Now define the top five priorities in your life. Consider these your ‘desired’ priorities.
Compare the two lists – ‘actuals’ vs. desired. Where are you spending your time? What’s out of balance on your desired list (items you want to spend more time on)?
Any surprises? I had one when I first did this exercise while in an addiction recovery center. Every single person in my group had the same experience. In our top five priorities in life, not one person listed their addictive behavior. Not one. Even though that is where we were spending the majority of our time (thinking about, doing, recovering from).
It’s a common outcome of this exercise. A lot of folks discover they are not spending enough time on their top priorities. And the items they are spending most of their time on aren’t that important.
The COVID-19 situation is bringing this understanding to a lot of people. It is forcing individuals (and societies) to acknowledge what is really important to them.
Now, if some of your desired priority items aren’t getting the time you’d like, review the low importance items on your ‘actuals’ list. What non-important items can you exchange time for with your desired items?
Some items, like work, were not a high priority for me when I was younger (not as enjoyable as reading or playing with my children), but they supported my highest priority – my children’s well-being. Once I made this connection, work became a conscious means to an end, instead of a daily grind.
Some questions to ponder . . .
- What is your highest priority at this point in your life? (Note: priorities change over time as circumstances change.)
- What other priorities support your primary priority?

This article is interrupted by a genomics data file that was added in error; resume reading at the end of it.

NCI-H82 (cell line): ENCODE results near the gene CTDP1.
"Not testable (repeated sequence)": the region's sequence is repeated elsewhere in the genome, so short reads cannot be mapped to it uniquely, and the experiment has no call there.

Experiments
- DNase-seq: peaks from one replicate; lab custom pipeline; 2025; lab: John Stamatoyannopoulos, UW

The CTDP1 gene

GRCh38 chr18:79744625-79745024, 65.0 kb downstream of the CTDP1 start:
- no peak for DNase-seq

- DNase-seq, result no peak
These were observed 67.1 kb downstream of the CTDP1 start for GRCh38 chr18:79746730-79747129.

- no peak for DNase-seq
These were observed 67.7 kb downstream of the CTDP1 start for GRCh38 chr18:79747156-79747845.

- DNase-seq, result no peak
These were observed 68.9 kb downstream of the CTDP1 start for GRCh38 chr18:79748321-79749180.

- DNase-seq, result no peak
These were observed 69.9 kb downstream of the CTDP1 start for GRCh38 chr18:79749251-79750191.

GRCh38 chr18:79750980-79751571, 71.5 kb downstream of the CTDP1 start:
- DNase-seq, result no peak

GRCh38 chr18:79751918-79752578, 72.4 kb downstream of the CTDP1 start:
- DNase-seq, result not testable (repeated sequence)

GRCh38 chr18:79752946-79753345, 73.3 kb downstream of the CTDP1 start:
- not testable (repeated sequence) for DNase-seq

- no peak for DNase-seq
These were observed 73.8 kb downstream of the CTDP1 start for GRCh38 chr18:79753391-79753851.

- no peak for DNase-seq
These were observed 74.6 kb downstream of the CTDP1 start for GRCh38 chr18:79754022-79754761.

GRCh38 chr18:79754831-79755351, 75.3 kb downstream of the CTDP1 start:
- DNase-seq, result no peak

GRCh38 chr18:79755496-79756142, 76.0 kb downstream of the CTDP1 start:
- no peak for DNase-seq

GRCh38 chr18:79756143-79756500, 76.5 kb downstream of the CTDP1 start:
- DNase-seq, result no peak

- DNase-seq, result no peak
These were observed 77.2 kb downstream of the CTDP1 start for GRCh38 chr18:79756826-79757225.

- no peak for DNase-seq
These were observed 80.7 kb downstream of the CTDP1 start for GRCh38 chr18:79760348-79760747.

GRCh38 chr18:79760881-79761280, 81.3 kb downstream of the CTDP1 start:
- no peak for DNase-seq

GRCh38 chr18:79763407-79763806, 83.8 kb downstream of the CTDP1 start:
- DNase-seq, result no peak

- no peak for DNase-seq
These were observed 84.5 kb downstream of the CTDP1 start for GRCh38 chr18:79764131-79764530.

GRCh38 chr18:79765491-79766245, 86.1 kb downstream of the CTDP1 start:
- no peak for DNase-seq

- What things are you spending time on that don’t support your highest priority?
- What would happen if you stopped doing them?
Here is an excerpt from my novel, The Shift Squad, where ‘Teach’ Neil and the students discuss priorities in relation to the fictional character of Stan whom they are reading about.
“The charts show what Stan spent his time on,” said Anna.
“Yes, Anna. But also,” Neil said, pointing to the diagram, “it shows us what his priorities were. Were his priorities in or out of balance?”
“Out of balance. He was gorging on work,” Tim said, bringing one hand then the other to his mouth as if piling food in.
“What areas of life did Stan neglect?”
“He got pissed off because he wasn’t able to see his kids much,” said Mia.
Kat spoke up with an excited grin, tucking hair behind both ears. “He wanted to spend more time writing.”
“Yeah, he could have used some hobbies and friends,” Eddie said, sending Kat a hopeful smile.
Kat caught Eddie’s beaming grin. Her face went indifferent and she turned away.
“All good insights.” Neil tapped the marker on one circle, then the other. “Yet, these are the areas he chose to spend his time in.”
He faced the class, his hands clasped behind his back. “Stan had wishes, dreams, and goals. He had the best of intentions. But Stan’s priorities were where he spent his time.”
Knowing your priorities, and why they are important to you, will help you make consistent and authentic decisions about spending your time on your highest priorities. Because where you spend your time defines your highest priorities.
Here is the link to Part Five in this series: Misplaced Identity.
For a free copy of a comprehensive PDF workbook on these tools and concepts, send me an email at [email protected]. I appreciate receiving your comments and feedback.
For more techniques and tools for your mental and emotional well-being, check out my unique and engaging self-improvement novel, The Shift Squad.
I write to inspire others to greater self-empowerment, authenticity, and improved emotional and mental well-being.
I am the author of the unique personal development novel The Shift Squad.
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Be Empowered. Make Authentic Choices And Enhance Your Quality Of Life.